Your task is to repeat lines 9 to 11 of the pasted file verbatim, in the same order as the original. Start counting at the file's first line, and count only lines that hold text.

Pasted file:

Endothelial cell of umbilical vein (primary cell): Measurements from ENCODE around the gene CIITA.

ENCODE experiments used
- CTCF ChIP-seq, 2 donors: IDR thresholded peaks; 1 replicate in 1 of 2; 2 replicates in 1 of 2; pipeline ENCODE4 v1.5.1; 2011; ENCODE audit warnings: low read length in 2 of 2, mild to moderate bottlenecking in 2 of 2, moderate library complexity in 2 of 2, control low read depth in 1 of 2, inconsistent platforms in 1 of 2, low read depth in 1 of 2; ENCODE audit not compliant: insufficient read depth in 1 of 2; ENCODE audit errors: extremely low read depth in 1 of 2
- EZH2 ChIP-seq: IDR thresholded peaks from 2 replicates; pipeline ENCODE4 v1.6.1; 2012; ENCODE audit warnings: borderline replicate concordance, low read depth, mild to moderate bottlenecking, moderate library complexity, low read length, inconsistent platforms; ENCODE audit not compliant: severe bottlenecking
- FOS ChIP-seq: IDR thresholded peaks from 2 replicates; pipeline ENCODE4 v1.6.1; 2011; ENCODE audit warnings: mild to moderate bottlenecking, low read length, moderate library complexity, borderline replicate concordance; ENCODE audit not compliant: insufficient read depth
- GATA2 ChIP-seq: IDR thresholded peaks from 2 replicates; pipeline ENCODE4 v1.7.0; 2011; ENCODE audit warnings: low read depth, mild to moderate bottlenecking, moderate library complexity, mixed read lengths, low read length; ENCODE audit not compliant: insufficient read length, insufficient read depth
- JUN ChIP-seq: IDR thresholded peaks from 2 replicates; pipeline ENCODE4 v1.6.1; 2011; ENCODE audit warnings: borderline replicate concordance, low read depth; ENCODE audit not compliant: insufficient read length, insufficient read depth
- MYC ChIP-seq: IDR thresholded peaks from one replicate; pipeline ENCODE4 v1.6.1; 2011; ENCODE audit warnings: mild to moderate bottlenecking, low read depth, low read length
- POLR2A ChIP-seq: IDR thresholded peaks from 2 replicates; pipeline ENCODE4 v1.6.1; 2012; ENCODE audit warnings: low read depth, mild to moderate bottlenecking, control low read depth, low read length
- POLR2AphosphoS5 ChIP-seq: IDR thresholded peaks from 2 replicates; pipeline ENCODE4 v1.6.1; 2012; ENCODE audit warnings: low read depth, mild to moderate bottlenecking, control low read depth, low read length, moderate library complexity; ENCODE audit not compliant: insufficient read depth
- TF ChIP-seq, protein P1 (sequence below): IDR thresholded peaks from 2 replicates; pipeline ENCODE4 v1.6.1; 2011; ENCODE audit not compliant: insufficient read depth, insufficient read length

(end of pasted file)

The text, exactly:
- POLR2A ChIP-seq: IDR thresholded peaks from 2 replicates; pipeline ENCODE4 v1.6.1; 2012; ENCODE audit warnings: low read depth, mild to moderate bottlenecking, control low read depth, low read length
- POLR2AphosphoS5 ChIP-seq: IDR thresholded peaks from 2 replicates; pipeline ENCODE4 v1.6.1; 2012; ENCODE audit warnings: low read depth, mild to moderate bottlenecking, control low read depth, low read length, moderate library complexity; ENCODE audit not compliant: insufficient read depth
- TF ChIP-seq, protein P1 (sequence below): IDR thresholded peaks from 2 replicates; pipeline ENCODE4 v1.6.1; 2011; ENCODE audit not compliant: insufficient read depth, insufficient read length